balance hasn't come through. there's papers and other people with agendas that muddied that message pep needs to go to community groups, to ministers to do simple things. he missed an opportunity when the cops on the brooklyn bridge a couple of weeks ago were injured. you know he could have gone to the hospital. he apparently, you know, tried to reach out to them on phone. he praised them in public. but there are, you know, things that may be in this environment now that are not quite possible. he needs to be consistent. he needs calm. he's asked for a pause in the protest. he'll get a break with this holidays and the weather we think. >> gentlemen thank you so much. chris smith we thank you so much for coming in. we'll look for your latest piece in the "new york" magazine and congratulations on your success in buffalo. you have a zero tolerance policy you enacted up there with law enforcement and community policing is going well four guys. continued success. from nuclear test to cyber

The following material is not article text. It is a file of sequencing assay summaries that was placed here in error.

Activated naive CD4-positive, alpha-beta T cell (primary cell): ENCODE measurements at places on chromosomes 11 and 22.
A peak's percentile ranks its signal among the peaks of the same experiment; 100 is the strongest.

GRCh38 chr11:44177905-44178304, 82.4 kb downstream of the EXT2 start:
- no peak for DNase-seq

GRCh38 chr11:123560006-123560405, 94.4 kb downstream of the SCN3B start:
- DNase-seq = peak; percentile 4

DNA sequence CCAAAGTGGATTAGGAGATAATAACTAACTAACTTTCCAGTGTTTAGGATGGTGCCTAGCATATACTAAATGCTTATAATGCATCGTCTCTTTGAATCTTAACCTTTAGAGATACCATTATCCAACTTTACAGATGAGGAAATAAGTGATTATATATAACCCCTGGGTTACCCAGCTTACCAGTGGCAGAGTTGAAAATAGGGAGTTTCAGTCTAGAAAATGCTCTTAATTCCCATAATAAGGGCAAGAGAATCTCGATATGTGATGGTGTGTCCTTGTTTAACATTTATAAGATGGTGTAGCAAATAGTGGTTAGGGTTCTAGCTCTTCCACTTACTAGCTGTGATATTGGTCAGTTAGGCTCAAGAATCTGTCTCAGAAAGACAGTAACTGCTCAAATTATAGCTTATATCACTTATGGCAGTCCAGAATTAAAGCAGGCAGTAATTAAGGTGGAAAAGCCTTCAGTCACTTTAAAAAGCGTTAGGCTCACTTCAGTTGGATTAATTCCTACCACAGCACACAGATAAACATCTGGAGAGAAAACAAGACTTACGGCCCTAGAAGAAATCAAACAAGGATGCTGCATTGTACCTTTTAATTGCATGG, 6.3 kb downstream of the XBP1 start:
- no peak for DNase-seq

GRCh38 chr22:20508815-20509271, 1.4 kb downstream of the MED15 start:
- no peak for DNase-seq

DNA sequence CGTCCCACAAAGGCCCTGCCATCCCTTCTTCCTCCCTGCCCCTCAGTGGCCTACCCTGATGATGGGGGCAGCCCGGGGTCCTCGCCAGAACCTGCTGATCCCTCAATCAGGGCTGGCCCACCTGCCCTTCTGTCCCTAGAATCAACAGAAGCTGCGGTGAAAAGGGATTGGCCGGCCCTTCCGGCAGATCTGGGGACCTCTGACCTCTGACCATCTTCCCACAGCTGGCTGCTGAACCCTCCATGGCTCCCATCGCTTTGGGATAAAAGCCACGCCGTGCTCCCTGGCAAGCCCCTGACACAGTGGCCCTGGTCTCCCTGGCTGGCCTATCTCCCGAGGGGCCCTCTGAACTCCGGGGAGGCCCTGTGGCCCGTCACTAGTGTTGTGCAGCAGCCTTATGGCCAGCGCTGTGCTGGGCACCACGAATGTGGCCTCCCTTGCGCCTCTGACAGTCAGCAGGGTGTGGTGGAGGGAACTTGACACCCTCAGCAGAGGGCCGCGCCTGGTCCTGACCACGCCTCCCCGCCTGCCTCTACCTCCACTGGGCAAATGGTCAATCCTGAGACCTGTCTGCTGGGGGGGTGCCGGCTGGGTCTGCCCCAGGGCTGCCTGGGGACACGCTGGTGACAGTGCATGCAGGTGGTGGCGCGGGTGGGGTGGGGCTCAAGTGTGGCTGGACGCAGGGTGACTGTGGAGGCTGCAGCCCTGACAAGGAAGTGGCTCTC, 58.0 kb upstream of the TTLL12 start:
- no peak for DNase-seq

attacks north korea isn't holding back but what's the end game for this country? will it stop at nothing to get at it? the man who led the cia's career unit is joining us next on "morning joe" and boy do we have a lot of questions. the holiday season is here, which means it's time for the volkswagen
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i want to take you office where the big question is was north korea the victim of a cyber attack? the country is partly back online after a major internet outage that lasted for hours. an american firm that monitors internet activity said north korea went off line after instability over the weekend and it was just days earlier president obama warned of a proportional response after the u.s. concluded north korea was behind the massive sony hack. two u.s. officials denied any role but state department would not confirm or deny the u.s. was behind this outage.